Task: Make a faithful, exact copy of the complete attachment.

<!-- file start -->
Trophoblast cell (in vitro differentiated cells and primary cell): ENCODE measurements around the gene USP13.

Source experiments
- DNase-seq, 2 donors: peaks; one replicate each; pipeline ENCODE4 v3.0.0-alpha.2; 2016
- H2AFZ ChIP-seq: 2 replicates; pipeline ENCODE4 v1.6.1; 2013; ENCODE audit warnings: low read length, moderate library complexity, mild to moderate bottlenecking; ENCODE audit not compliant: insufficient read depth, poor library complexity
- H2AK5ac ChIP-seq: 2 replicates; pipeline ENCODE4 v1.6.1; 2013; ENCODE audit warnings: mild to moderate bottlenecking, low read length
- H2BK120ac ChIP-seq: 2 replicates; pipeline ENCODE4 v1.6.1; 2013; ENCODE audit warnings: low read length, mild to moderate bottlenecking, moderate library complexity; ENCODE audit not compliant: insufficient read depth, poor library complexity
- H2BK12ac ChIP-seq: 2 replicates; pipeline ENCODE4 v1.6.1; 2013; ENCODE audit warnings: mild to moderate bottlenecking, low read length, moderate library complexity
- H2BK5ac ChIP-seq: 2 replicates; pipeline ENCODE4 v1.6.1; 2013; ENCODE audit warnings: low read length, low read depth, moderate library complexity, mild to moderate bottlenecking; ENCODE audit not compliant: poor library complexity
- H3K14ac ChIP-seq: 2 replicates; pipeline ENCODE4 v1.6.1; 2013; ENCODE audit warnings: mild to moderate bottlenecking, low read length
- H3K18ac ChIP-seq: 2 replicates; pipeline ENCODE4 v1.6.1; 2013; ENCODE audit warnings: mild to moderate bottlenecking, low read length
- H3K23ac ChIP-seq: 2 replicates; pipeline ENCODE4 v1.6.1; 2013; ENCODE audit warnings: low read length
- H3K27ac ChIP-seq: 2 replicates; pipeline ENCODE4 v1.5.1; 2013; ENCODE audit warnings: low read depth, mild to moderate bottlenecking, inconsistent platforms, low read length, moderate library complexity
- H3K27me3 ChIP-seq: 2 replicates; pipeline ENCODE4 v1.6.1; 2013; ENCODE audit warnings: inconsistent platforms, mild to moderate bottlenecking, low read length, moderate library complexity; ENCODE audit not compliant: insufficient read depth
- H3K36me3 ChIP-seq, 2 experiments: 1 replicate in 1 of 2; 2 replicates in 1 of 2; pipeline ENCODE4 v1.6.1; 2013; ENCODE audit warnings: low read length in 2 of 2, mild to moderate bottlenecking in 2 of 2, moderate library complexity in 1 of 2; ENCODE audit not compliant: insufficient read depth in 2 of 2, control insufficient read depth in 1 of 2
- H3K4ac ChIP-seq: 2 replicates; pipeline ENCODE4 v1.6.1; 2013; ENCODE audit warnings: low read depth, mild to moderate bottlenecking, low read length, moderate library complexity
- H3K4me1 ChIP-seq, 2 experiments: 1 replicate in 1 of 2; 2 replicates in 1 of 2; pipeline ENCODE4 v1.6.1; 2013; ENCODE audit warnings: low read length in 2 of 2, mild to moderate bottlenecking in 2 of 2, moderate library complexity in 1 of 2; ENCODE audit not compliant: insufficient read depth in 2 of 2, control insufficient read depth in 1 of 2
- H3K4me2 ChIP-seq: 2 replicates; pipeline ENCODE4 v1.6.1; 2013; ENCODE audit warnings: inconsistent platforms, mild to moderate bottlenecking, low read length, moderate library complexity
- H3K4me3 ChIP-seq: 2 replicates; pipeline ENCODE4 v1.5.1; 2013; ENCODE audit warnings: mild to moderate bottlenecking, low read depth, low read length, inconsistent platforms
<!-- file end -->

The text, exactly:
Trophoblast cell (in vitro differentiated cells and primary cell): ENCODE measurements around the gene USP13.

Source experiments
- DNase-seq, 2 donors: peaks; one replicate each; pipeline ENCODE4 v3.0.0-alpha.2; 2016
- H2AFZ ChIP-seq: 2 replicates; pipeline ENCODE4 v1.6.1; 2013; ENCODE audit warnings: low read length, moderate library complexity, mild to moderate bottlenecking; ENCODE audit not compliant: insufficient read depth, poor library complexity
- H2AK5ac ChIP-seq: 2 replicates; pipeline ENCODE4 v1.6.1; 2013; ENCODE audit warnings: mild to moderate bottlenecking, low read length
- H2BK120ac ChIP-seq: 2 replicates; pipeline ENCODE4 v1.6.1; 2013; ENCODE audit warnings: low read length, mild to moderate bottlenecking, moderate library complexity; ENCODE audit not compliant: insufficient read depth, poor library complexity
- H2BK12ac ChIP-seq: 2 replicates; pipeline ENCODE4 v1.6.1; 2013; ENCODE audit warnings: mild to moderate bottlenecking, low read length, moderate library complexity
- H2BK5ac ChIP-seq: 2 replicates; pipeline ENCODE4 v1.6.1; 2013; ENCODE audit warnings: low read length, low read depth, moderate library complexity, mild to moderate bottlenecking; ENCODE audit not compliant: poor library complexity
- H3K14ac ChIP-seq: 2 replicates; pipeline ENCODE4 v1.6.1; 2013; ENCODE audit warnings: mild to moderate bottlenecking, low read length
- H3K18ac ChIP-seq: 2 replicates; pipeline ENCODE4 v1.6.1; 2013; ENCODE audit warnings: mild to moderate bottlenecking, low read length
- H3K23ac ChIP-seq: 2 replicates; pipeline ENCODE4 v1.6.1; 2013; ENCODE audit warnings: low read length
- H3K27ac ChIP-seq: 2 replicates; pipeline ENCODE4 v1.5.1; 2013; ENCODE audit warnings: low read depth, mild to moderate bottlenecking, inconsistent platforms, low read length, moderate library complexity
- H3K27me3 ChIP-seq: 2 replicates; pipeline ENCODE4 v1.6.1; 2013; ENCODE audit warnings: inconsistent platforms, mild to moderate bottlenecking, low read length, moderate library complexity; ENCODE audit not compliant: insufficient read depth
- H3K36me3 ChIP-seq, 2 experiments: 1 replicate in 1 of 2; 2 replicates in 1 of 2; pipeline ENCODE4 v1.6.1; 2013; ENCODE audit warnings: low read length in 2 of 2, mild to moderate bottlenecking in 2 of 2, moderate library complexity in 1 of 2; ENCODE audit not compliant: insufficient read depth in 2 of 2, control insufficient read depth in 1 of 2
- H3K4ac ChIP-seq: 2 replicates; pipeline ENCODE4 v1.6.1; 2013; ENCODE audit warnings: low read depth, mild to moderate bottlenecking, low read length, moderate library complexity
- H3K4me1 ChIP-seq, 2 experiments: 1 replicate in 1 of 2; 2 replicates in 1 of 2; pipeline ENCODE4 v1.6.1; 2013; ENCODE audit warnings: low read length in 2 of 2, mild to moderate bottlenecking in 2 of 2, moderate library complexity in 1 of 2; ENCODE audit not compliant: insufficient read depth in 2 of 2, control insufficient read depth in 1 of 2
- H3K4me2 ChIP-seq: 2 replicates; pipeline ENCODE4 v1.6.1; 2013; ENCODE audit warnings: inconsistent platforms, mild to moderate bottlenecking, low read length, moderate library complexity
- H3K4me3 ChIP-seq: 2 replicates; pipeline ENCODE4 v1.5.1; 2013; ENCODE audit warnings: mild to moderate bottlenecking, low read depth, low read length, inconsistent platforms